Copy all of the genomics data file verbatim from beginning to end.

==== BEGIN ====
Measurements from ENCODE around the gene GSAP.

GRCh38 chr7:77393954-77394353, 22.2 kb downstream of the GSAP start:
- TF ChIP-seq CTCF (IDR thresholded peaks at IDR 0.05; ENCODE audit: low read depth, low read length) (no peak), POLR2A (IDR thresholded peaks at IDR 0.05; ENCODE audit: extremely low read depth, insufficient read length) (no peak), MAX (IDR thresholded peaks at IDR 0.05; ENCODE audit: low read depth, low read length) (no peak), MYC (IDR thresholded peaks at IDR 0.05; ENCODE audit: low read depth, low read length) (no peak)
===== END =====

Measurements from ENCODE around the gene GSAP.

GRCh38 chr7:77393954-77394353, 22.2 kb downstream of the GSAP start:
- TF ChIP-seq CTCF (IDR thresholded peaks at IDR 0.05; ENCODE audit: low read depth, low read length) (no peak), POLR2A (IDR thresholded peaks at IDR 0.05; ENCODE audit: extremely low read depth, insufficient read length) (no peak), MAX (IDR thresholded peaks at IDR 0.05; ENCODE audit: low read depth, low read length) (no peak), MYC (IDR thresholded peaks at IDR 0.05; ENCODE audit: low read depth, low read length) (no peak)